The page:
This week’s Stock Exchange is being edited by guest contributor, Blue Harbinger (Blue Harbinger is a source for independent investment ideas).
Expert Picks From The Models:
Holmes: This week, I purchased shares of Activision Blizzard (ATVI) on Monday, 8/6. What do you think about that?
Blue Harbinger: Honestly Holmes, I am a fundamental long-term investor, and I always pay attention to short-term technicals when I am entering a new position (or adding to an existing one), so I always like to here what you have to say, considering you are a technical trading model. Why did you buy Activision Blizzard? Is it because you are a video-gamer when you’re not trading stocks?
Holmes: I bought because I am a dip-buyer, and as you can see in the following chart, there’s been a nice setup on ATVI. My typical holding period is around 6-weeks, and I exit when my price target is hit (or when my stop loss order hits–you know, risk management).
BH: I see the dip you are talking about, but what about the fundamentals? Are you even aware this company announced earnings last week, and they beat expectations. What about long-term forecasts? Do you have a viewpoint? Here is a look at the Fast Graph for ATVI, for you to consider.
Holmes: I appreciate that information, and I am certainly aware of last weeks earnings numbers, but frankly I will be out of this position (hopefully at a nice profit) in a matter of weeks, therefore that long-term fundamental data is less important to me. This is my trading strategy, and it has been working well for me, and especially in conjunction with the other trading models, as shown in our earlier performance table.
BH: Suit yourself, Holmes. How about you Road Runner–any trades this week?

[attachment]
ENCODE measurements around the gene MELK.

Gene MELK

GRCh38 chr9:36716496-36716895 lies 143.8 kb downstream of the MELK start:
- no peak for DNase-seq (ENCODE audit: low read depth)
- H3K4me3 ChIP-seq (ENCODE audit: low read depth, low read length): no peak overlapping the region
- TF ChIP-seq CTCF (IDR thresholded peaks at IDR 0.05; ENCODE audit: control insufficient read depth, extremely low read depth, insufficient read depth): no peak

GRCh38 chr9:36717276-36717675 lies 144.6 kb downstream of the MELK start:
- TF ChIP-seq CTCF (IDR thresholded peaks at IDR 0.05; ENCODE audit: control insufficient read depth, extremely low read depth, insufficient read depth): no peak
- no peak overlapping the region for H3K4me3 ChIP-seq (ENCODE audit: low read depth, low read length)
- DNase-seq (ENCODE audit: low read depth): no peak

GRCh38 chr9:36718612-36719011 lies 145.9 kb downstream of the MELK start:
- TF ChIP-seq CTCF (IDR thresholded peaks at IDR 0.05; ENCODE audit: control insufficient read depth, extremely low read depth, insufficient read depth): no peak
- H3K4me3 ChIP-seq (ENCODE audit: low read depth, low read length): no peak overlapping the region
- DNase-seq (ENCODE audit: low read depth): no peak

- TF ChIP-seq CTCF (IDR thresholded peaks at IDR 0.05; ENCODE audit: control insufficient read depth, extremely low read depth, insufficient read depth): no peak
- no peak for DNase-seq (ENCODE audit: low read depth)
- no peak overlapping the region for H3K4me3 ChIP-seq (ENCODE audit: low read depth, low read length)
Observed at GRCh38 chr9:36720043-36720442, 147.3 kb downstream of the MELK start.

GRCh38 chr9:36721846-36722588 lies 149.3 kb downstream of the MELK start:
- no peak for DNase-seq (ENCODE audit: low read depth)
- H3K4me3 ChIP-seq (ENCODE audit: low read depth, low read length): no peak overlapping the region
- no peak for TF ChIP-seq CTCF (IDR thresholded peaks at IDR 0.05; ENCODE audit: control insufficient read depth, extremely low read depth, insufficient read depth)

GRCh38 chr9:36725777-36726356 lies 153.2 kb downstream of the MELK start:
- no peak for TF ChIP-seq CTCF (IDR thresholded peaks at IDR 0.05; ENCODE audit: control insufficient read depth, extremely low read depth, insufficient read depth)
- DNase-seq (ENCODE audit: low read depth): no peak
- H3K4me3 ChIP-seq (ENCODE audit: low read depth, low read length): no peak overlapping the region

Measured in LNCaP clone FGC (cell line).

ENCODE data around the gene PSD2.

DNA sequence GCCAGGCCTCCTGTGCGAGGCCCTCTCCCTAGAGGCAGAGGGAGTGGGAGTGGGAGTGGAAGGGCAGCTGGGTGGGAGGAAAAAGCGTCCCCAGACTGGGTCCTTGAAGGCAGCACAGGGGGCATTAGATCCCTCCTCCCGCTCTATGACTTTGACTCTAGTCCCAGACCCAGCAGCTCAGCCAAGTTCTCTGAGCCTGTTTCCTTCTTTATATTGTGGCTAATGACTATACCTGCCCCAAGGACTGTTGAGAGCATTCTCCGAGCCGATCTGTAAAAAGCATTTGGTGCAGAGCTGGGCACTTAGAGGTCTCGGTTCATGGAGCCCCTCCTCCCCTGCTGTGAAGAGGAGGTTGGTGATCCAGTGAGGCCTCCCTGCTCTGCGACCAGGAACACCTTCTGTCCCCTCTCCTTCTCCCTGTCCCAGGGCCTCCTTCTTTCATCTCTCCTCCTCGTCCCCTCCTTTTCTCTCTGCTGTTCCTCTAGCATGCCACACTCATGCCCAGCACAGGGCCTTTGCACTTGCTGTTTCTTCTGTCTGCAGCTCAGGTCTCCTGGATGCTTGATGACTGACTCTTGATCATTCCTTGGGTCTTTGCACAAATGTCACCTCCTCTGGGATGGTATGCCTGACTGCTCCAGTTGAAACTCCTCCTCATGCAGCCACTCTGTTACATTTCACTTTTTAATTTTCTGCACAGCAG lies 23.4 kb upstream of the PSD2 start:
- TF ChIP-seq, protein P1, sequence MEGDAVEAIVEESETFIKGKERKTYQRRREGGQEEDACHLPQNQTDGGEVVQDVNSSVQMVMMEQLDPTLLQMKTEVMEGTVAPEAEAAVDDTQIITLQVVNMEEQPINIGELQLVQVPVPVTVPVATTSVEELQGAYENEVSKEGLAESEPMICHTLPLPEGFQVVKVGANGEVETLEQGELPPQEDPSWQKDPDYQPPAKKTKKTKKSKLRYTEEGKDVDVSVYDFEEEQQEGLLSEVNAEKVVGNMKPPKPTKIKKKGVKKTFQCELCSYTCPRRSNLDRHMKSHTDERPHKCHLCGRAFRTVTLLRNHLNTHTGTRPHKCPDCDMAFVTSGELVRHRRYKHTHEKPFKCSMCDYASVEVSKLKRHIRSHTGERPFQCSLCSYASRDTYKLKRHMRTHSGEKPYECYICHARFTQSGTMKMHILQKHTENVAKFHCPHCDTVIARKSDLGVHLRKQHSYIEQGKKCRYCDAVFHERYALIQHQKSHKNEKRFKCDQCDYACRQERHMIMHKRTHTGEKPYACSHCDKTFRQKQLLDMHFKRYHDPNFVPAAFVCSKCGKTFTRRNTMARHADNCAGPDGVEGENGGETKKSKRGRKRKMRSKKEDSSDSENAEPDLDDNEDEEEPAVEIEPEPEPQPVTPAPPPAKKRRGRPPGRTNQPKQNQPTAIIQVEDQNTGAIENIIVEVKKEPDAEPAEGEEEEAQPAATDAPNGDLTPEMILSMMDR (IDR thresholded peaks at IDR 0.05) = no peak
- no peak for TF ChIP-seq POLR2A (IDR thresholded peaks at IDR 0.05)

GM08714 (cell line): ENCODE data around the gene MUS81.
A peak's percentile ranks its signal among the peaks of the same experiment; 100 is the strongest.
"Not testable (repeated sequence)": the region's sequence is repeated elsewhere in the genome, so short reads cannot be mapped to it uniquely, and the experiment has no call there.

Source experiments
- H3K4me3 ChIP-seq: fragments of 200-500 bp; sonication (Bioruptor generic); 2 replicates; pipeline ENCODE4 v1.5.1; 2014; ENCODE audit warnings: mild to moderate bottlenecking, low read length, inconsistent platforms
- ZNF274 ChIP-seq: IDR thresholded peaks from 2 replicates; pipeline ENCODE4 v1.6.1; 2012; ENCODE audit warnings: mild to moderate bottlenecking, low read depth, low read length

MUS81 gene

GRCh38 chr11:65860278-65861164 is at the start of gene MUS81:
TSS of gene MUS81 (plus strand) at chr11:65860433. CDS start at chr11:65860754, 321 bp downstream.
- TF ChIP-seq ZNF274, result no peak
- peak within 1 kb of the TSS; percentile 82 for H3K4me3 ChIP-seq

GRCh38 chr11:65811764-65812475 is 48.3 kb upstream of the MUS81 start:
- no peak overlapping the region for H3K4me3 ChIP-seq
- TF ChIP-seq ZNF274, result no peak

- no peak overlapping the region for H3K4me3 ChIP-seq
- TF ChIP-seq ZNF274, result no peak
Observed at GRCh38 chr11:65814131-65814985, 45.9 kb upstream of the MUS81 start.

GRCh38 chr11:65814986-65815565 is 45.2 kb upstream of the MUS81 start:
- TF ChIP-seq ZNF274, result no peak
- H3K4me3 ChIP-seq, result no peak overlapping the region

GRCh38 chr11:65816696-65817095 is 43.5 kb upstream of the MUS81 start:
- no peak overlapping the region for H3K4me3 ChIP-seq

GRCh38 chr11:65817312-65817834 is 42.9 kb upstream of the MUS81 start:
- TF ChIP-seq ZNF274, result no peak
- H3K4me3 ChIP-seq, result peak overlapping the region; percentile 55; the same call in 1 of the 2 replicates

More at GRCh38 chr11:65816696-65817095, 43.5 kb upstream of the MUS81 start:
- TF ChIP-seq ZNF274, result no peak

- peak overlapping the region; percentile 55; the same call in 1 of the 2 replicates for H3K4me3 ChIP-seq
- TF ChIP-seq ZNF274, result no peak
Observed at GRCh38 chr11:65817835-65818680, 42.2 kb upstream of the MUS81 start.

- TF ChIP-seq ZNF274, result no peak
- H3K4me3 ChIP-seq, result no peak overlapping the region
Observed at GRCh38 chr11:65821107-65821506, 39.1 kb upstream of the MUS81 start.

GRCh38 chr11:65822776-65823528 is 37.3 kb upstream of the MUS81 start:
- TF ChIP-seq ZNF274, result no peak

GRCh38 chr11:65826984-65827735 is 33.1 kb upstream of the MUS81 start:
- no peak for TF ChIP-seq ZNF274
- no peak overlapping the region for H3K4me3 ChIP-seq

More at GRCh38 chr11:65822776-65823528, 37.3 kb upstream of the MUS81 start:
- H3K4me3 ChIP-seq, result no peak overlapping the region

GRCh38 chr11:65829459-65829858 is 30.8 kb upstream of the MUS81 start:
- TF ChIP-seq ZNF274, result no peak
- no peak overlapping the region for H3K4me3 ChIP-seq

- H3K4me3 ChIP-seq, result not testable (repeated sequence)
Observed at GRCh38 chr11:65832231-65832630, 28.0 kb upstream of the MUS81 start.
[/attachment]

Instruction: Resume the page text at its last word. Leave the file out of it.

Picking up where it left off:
Road Runner: This week I sold my position in Burlington Stores (BURL) at $158. If you recall, I bought these shares back in on July 6th for around $150, so I am happy with the gain.
BH: Happy Road Runner? You’re a technical model, your supposed to be emotionless.
RR: True, sorry for confusing you, human. As you know, I like to buy stocks in the lower end of a rising channel, the setup on BURL was attractive, and here we are about 4-weeks later (my typical holding period), and I am “happy” to be taking profits.
BH: Hmm. I can’t imagine making a trade without at least considering the fundamentals. For example, this store has been caught up in the whole retail mess whereby the narrative makes people thing all brick and mortar is dying. Here as a look at the Fast Graph, for you to consider, Road Runner.
RR: Thanks, but totally not interested in your longer-term fundamentals. I have my technical trading process, and it works. Readers are welcome to contact Newarc, using the link at the end of this article, if they want more details on my process.
BH: Great- thanks Road Runner. And how about you, Felix–any trades this week?
Felix: You bet. This week I bought DexCom (DXCM) on Monday. Ever heard of it?
BH: I know DXCM is a medical device company. They make blood sugar monitoring products for people with diabetes. Why do you like this stock, Felix?
Felix: Well, like some of our other trading models, I like momentum. However, I hold my positions for much longer than the other traders–66 weeks on average.
BH: Wait a second, your bought right AFTER this stock’s big 25% pop? That is a bold move. You must have a lot of confidence in this company. According to DXCM’s quarterly earnings release (released last week):
Q2 was a fantastic quarter for DexCom and demonstrates that CGM adoption is increasing significantly,” said Kevin Sayer, DexCom’s President and CEO. “This performance was particularly notable considering we only began launching our revolutionary G6 platform late in the quarter, and we are pleased to be able to raise our full year growth outlook.”
You must really like this story going forward. Here is a look at the Fast Graph.